- Roy S. Johnson, Contributing writer, ESPN.com
- 0 Shares
Hey, coach, you gotta be excited about the upcoming season. Your starting quarterback is returning behind an experienced front line. What's better than that?!
"Blah. Blah. Blah..."
What about the defense? You lost some speed in the secondary and your linebackers are talented but young. How are you gonna deal with that?
"Blah. Blah. Blah ..."
Finally, coach, are all your players on track to graduate and earn degrees?
Just once I'd like to hear someone ask that question.
Just once I'd like to see one of my colleagues in the print, television, radio or digital sports media break down a program's graduation rates and academic strategy with the same rigor they do offenses, defenses, coaching moves and intriguing early-season matchups.
Just once I'd like to hear a college coach express as much enthusiasm for his players' performance in the classroom as he does their talent, work ethic and performance on the field.
Actually, I'd like to see it more than once. I'd like to see a coach address this every week, just like he breaks down last week's game and next week's opponent.
"Hey guys, I've got some exciting news. Ten of 14 guys taking the history mid-term passed. We've got tutors working with the other four and, as long as they put in the time and the effort, we feel they'll do all right next time and have a passing grade in the spring."
The academic progress of college athletes -- in football, basketball and other sports -- should be a regular talking point in any conversation about college sports, particularly at this time of year, when we're all brimming with anticipation about rankings, big early-season games and potential national champions.
And yet hardly an ounce of ink, a modicum of air time or a byte of digital space -- amid the reams and hours and terabytes used to dissect the upcoming college football season -- has been used to assess how the top teams are doing in fulfilling their promise to provide young athletes with an education.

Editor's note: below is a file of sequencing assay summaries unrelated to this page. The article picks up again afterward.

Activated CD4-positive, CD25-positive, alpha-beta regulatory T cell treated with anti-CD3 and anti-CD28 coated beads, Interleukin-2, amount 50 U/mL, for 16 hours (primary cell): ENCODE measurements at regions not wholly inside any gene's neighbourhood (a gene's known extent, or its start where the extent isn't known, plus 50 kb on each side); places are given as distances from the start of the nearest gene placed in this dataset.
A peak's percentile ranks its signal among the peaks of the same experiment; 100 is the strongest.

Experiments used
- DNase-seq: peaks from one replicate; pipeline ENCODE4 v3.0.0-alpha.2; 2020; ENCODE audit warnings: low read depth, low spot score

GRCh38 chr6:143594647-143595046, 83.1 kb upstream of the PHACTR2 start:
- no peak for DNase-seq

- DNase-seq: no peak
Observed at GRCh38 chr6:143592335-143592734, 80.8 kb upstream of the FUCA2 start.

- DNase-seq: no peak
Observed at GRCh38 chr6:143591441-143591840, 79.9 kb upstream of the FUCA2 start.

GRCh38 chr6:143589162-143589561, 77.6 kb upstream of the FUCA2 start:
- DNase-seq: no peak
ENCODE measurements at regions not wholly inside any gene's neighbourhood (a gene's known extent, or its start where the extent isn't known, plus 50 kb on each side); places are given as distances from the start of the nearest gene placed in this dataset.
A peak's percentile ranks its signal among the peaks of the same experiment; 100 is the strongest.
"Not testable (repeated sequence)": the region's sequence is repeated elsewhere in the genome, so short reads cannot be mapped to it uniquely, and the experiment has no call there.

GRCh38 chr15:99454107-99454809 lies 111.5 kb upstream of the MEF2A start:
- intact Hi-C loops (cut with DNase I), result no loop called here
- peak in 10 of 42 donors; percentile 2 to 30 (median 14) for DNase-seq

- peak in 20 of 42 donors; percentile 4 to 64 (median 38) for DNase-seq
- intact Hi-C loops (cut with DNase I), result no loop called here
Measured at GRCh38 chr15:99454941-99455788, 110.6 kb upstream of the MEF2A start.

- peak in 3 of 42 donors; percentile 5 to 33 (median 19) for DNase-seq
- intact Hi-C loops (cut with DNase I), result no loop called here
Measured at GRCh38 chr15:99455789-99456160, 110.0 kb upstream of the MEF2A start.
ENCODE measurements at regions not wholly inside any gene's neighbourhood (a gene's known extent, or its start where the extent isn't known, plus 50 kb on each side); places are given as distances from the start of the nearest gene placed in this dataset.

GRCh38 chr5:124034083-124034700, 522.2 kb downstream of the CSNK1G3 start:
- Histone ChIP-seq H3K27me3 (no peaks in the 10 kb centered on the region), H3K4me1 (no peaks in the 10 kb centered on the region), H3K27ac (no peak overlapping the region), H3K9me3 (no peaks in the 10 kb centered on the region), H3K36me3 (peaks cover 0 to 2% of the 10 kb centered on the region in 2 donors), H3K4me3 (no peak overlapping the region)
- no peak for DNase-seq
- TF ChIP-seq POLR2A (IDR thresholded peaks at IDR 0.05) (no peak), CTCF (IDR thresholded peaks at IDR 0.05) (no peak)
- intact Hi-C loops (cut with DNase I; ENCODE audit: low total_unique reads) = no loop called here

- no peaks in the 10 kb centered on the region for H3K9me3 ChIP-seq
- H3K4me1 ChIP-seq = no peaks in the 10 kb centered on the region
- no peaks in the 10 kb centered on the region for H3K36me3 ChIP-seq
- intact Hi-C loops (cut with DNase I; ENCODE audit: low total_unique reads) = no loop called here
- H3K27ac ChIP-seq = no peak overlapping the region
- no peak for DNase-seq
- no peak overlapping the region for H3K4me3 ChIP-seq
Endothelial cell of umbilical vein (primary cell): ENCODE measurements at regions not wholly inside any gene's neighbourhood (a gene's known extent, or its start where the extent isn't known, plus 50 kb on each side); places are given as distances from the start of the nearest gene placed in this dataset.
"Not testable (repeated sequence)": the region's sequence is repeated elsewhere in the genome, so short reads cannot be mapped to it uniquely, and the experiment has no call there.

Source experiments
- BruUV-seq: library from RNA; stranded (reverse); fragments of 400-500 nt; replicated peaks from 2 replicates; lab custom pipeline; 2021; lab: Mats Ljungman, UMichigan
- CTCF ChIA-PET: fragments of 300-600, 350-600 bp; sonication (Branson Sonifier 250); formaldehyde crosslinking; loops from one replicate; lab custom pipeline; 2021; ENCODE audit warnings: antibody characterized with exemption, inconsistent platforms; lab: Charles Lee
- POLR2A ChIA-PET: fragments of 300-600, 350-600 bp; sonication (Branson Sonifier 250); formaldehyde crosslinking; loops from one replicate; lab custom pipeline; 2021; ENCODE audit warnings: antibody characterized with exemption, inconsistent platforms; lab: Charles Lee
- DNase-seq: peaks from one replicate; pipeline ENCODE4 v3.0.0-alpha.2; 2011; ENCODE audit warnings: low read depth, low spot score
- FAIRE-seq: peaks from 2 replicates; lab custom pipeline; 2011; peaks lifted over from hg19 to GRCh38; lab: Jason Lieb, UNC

Oh, sure, we occasionally hear the word "academic" bandied about:
• When an incoming athlete is "academically" ineligible to play.
• When the NCAA threatens to snatch a scholarship or two away during to the program's poor "academic" performance. (How many of those threats were ever carried out?)
• When, on a positive note, an athlete earns "academic" All-America status, or, in the rarest of all instances, becomes a Rhodes Scholar, as did former Florida State (and current Tennessee Titans) defensive back Myron Rolle.
And don't get me wrong.
I love this time of year. It's still summer but fall is in the wind, meaning the first college football kickoffs are all but upon us. Coaches and players are jazzed, and preseason prognosticators are in midyear form. Teams have been dissected like lab frogs. The names of Heisman faves have been all but engraved on the trophy, and the "watch" list of frosh phenoms is filled to its brim.
But we don't have a clue how the players we'll cheer in the fall will fare in the spring when their final grades are released.